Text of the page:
Things get worse for Lefty. His wife has divorced him, and he is unable to get visitation rights for his son. At a meeting with his ex-wife’s lawyer he explains why he is called Lefty. He is actually right-handed, but when he was growing  up his family didn’t have much money, so when  he played baseball he had to borrow his brother’s baseball glove. His brother was left handed and others called him Lefty, because he fielded left handed.

At the meeting he is asked if his current address is still as listed. He attempts to flummox the lawyers by claiming he has just received a promotion at work, but the extra money hasn’t come through yet, so he doesn’t actually have a place to live. That ends the meeting. No court is going to grant visitation if you don’t have a home.

midnightclear-05

Lefty’s next move is typical of him. He goes to a shop across the street from his ex-wife’s house and bums a cell phone from a customer, telling him he has to make an important business call. Then he phones his ex-wife Heather (Faline England) and cusses her out, falsely telling  her that her freaking lawyers screwed him over because she and her dorky boyfriend don’t want him to visit his kid. The shop owner comes out with a baseball bat and forces Lefty to return the phone to its owner.

Mary (Mary Thornton) takes her son Jacob (Dominic Scott Kay) to visit her husband Rick (Kevin Downes). He is in a perpetual care facility, having received irreparable injuries in an automobile accident. He doesn’t speak. Things are grim for Mary.

midnightclear-06

Lefty steals more stuff from his former employer. He trades it for a pistol and some ammunition. His plan to use the gun to rob Kirk is aborted, and he leaves. His plan to kill himself with the pistol is called off, as well.

midnightclear-07

Mary is going to visit relatives for Christmas. Her car encounters trouble, and she pulls in at Kirk’s station. He fixes the car for her. Kirk and Mary get something going.

midnightclear-08

Eva turns out to be Lefty’s mother. They share dinner, and things begin to come together for everybody. Lefty and his mother go to church together.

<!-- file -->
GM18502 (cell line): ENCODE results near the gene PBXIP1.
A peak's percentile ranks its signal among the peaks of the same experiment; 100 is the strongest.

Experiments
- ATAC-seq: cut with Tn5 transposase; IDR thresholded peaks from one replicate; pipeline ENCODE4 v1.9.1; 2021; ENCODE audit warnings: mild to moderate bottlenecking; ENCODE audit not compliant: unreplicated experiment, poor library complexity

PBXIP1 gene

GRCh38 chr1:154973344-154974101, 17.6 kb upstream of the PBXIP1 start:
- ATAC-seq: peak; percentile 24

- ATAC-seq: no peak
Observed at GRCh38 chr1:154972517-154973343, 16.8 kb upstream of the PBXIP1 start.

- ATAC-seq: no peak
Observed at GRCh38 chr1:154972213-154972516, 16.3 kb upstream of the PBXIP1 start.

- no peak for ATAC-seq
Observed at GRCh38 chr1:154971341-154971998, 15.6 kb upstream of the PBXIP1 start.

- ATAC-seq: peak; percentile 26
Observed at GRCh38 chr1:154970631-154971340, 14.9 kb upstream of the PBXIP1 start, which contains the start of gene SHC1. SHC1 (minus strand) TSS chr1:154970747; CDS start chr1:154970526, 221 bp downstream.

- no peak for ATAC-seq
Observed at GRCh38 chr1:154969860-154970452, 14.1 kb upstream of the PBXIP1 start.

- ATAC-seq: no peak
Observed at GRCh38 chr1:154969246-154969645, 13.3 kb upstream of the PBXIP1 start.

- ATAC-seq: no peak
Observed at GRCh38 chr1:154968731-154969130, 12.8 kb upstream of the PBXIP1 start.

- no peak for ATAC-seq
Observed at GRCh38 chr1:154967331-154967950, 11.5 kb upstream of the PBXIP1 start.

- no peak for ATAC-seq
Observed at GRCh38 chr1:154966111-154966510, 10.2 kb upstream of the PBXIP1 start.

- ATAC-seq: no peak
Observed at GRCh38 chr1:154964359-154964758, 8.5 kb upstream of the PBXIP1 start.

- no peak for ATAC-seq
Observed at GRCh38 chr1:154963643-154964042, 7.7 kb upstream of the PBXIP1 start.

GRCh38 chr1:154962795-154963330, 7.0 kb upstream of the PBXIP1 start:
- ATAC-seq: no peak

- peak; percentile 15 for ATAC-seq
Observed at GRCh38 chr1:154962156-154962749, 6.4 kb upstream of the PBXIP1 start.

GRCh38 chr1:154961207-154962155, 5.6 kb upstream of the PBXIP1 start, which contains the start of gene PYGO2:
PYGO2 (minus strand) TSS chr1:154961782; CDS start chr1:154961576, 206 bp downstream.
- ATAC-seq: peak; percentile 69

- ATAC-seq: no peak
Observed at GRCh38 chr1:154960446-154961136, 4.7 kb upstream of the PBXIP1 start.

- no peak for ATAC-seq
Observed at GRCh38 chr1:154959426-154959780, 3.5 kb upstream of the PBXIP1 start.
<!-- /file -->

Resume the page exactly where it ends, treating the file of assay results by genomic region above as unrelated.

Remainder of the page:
midnightclear-09

This movie has no great plot. It’s a story of Christian redemption, loaded with syrup. Acting is par for a modern film. Contrast it with standard fare from 70 to 80 years ago. And nobody dies. Watch it when you are feeling down and need a lift.

The Golden Shower

Something interesting

From ABC World News Tonight with David Muir as seen on Hulu

The tale of the Golden Shower grows ever more enticing. Congress investigates connections between  the Trump campaign and the Trump transition with the Russian government of Vladimir Putin. The plot thickens:

The F.B.I. Is Scrutinizing Trump’s Russia Ties. How Will That Work?

Then-candidate Donald Trump would have had ample motive to elicit assistance from the Russians to turn around Hillary Clinton’s polling numbers. If the Russians had information from within the Democratic National Committee that could be used to embarrass Clinton, then so much the better. Comments made by Clinton  campaign manager John Podesta did prove embarrassing, and  they were obtained by cyber sleuth operatives under the pay of the Russians. Putin has an acknowledged disdain for Clinton, and purports to be on friendly terms with Trump:

Don. Don! People are not saying you slept with the guy. But what do you call a relationship? Another video clip elaborates:

 

Interviewer: Do you have a relationship with Vladimir Putin, a conversational relationship, anything that you feel that you have sway…?

Trump: I do have a relationship.

Yes, Donald, that’s what we mean when we say you have a relationship with Vlad the Embalmer. It’s when you say in a news interview that you have a relationship, that’s when you have a relationship. Otherwise you would be a liar, and nobody wants to call you a liar. Yet.

A few days ago President Trump charged that then President Barack Obama had his phone tapped at Trump Tower. So far, nobody, but nobody, besides the President and a gaggle of right wing propagandists, have signed up to this narrative. However, last week, when a review determined that communications between Trump transition members and others to be named turned up in intelligence agency records, many saw this as a vindication of the President’s charges. Devin Nunes, chairman of the United States House Permanent Select Committee on Intelligence, which has been assigned to investigate possible Russian collusion, rushed to inform Mr. Trump of this helpful break. With irony that would gag a goat, Nunes assures all that there is still no evidence President Obama had Trump’s phones tapped.

So far, the significance of the dossier prepared by former British spy Christopher Steele, has not entered into the picture. The document, available on-line, includes charges Mr. Trump would find embarrassing, if they were demonstrated to be true. The title for this series of posts derives from some of the language in the Steele dossier.

There’s going to be more of this as the story unrolls. My liberal friends are shocked, shocked! They think Trump should be chased out of office forthwith. They are idiots. Having Donald Trump in office and a daily embarrassment to conservative causes across the spectrum is the best to come along since the Watergate fiasco over 40 years ago. Readers, batten down the hatches and ride this one out.

Four Weeks In

Number 39 of a series